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Was the avoidance of a lockdown in Sweden the right move?

People gather for a drink at an outdoor bar in Stockholm, Sweden. (Anders Wiklund/TT via AP)

Sweden treated the coronavirus pandemic different from almost every other country in that they did not have a nationwide lockdown. They advised social distancing, advised people to wear masks, but they attempted to keep their businesses open. Was Sweden’s COVID experiment successful or not?

What about this idea that you could create herd immunity even without a vaccine by essentially letting the virus run its course? Mercer Island MD Dr. Gordon Cohen joined Seattle’s Morning News to discuss.

“The world stood by and watched as Sweden decided to do this, and they really took a very unorthodox approach and created what amounted to an open air experiment. They just took the approach that in a pandemic, if you just allow life to carry on, as you normally would with no shutdowns, would you develop herd immunity?”

“And it sort of failed because they’ve had thousands more people die than in their neighboring countries that impose lockdowns,” Cohen said. “And the big thing was, they said that their economy would do better as a result. In fact, their economy is actually doing worse, so they didn’t have the economic benefits and … they had a lot more deaths.”

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While measuring deaths in the context of coronavirus is a bit difficult, the death toll in Sweden per capita has been relatively big considering their population size.

“If you go and look at the John Hopkins website tracking all the deaths in each country, it’s sort of hard to put it in context, so maybe we can do this: Three months after having taken this approach, they’ve had 5,420 deaths in Sweden. It doesn’t sound like necessarily a big number, but Sweden is only a country of 10 million people,” Cohen said.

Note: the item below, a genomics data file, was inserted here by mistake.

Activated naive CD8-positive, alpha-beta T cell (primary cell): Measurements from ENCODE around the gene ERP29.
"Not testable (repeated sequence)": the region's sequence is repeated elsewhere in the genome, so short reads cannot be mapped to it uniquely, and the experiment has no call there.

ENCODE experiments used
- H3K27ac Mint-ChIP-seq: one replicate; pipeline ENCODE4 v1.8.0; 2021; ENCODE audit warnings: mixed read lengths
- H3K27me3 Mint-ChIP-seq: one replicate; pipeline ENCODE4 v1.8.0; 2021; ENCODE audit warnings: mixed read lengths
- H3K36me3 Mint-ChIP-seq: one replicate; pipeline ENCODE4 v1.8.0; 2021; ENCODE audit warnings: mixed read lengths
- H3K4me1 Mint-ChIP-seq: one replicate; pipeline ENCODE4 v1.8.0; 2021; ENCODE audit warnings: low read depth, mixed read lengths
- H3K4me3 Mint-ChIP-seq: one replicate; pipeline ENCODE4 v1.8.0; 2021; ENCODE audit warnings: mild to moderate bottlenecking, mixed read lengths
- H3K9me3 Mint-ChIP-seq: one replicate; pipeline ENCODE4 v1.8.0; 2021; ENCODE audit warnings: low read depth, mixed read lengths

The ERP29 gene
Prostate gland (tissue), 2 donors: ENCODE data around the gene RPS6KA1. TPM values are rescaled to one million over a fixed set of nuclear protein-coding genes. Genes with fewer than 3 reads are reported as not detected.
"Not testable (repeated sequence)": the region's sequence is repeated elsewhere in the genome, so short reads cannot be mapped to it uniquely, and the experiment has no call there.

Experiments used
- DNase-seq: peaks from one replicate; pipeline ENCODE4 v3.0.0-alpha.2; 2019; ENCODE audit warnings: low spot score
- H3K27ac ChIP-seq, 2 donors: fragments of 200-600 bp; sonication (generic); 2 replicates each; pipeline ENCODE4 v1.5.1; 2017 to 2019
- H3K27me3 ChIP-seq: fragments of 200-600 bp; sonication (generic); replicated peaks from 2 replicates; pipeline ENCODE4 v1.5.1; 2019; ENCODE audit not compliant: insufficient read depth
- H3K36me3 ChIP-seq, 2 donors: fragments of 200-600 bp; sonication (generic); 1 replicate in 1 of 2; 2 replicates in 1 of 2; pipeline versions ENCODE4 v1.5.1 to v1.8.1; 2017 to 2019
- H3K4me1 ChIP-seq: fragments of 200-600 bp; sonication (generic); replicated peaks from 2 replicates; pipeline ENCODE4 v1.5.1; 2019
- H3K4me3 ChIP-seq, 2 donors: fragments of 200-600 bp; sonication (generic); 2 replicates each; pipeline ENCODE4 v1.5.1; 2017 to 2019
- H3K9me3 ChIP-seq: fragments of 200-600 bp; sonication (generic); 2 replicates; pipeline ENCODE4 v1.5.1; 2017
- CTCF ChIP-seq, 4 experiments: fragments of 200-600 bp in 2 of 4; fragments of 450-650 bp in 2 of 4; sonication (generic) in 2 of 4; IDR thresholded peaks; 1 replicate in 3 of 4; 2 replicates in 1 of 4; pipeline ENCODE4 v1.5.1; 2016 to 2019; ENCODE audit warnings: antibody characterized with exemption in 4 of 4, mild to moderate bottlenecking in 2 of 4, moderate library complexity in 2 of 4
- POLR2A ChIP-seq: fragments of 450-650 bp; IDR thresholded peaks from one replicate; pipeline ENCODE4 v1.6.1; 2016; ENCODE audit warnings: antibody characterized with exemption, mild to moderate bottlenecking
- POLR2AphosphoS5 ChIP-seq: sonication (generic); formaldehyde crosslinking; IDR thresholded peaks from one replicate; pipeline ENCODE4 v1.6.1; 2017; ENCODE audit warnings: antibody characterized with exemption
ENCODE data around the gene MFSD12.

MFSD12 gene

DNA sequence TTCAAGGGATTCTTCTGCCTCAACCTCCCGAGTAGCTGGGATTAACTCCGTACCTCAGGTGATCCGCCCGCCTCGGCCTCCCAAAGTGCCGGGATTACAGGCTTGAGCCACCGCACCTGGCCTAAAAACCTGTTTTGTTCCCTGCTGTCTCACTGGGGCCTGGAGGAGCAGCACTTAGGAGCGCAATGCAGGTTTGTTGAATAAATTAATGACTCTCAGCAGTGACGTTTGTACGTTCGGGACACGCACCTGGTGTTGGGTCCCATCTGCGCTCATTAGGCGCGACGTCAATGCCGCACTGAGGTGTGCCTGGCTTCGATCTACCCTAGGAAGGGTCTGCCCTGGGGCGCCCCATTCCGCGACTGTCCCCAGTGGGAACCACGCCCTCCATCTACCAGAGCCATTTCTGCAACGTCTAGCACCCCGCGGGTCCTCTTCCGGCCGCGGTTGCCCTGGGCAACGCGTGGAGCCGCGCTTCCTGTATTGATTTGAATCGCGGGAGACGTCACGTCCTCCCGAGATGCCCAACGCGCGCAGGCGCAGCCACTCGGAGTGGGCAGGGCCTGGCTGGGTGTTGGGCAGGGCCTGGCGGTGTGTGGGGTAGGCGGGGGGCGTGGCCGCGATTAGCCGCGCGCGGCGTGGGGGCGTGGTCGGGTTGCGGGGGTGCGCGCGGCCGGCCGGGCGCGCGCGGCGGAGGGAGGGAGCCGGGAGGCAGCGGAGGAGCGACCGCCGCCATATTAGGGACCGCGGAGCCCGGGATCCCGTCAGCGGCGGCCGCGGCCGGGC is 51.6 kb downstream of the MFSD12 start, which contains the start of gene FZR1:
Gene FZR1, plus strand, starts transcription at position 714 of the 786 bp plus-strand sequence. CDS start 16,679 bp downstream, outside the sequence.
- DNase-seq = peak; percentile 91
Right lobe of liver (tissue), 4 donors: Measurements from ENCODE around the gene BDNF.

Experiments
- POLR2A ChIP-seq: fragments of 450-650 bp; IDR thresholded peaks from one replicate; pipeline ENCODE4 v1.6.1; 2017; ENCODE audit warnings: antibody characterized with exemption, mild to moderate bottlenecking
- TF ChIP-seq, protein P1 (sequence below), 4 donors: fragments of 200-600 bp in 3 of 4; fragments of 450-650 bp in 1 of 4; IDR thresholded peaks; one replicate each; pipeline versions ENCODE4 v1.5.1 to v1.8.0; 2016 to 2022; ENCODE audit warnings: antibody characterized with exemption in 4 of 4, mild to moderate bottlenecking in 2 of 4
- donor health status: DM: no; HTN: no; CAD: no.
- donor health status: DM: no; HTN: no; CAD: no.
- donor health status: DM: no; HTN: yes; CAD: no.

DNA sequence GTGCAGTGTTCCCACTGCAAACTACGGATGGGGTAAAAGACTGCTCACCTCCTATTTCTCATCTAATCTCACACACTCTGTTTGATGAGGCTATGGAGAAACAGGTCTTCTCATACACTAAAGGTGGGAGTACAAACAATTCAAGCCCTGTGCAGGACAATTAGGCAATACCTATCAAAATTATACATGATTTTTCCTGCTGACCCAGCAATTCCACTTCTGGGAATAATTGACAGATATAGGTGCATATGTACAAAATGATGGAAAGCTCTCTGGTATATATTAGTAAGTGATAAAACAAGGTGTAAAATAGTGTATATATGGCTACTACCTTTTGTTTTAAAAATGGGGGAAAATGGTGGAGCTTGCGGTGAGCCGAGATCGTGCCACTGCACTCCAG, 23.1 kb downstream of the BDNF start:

“We’ve had a 130,000 or so deaths in the United States,” Cohen said. “But compared per capita, Sweden suffered 40% more deaths than the United States. They’ve suffered 12 times more deaths in neighboring Norway, seven times more in neighboring Finland, and six times more than Denmark. So the elevated death toll that they’ve had based on this approach has really been recognized for a period of time. But what they hoped to have benefit was that their economy would continue to do well or flourish, and that hasn’t happened.”

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The pandemic has not yet taken its course. So is it possible that they had all their deaths up front, and now they’re down to very few deaths per day, whereas the rest of the world is still having a significant number of daily deaths?

“I don’t think the answer to that can be known because, first of all, you have to be widespread testing to see what percent of the population has developed antibodies,” Cohen said. “As we’re learning, we don’t even know that the antibodies are persistent. So what does it even mean? It could be that it’s a terrible approach and that they’re not developing herd immunity and nobody is going to develop herd immunity.”

Listen to Seattle’s Morning News weekday mornings from 5 – 9 a.m. on KIRO Radio, 97.3 FM. Subscribe to the podcast here.

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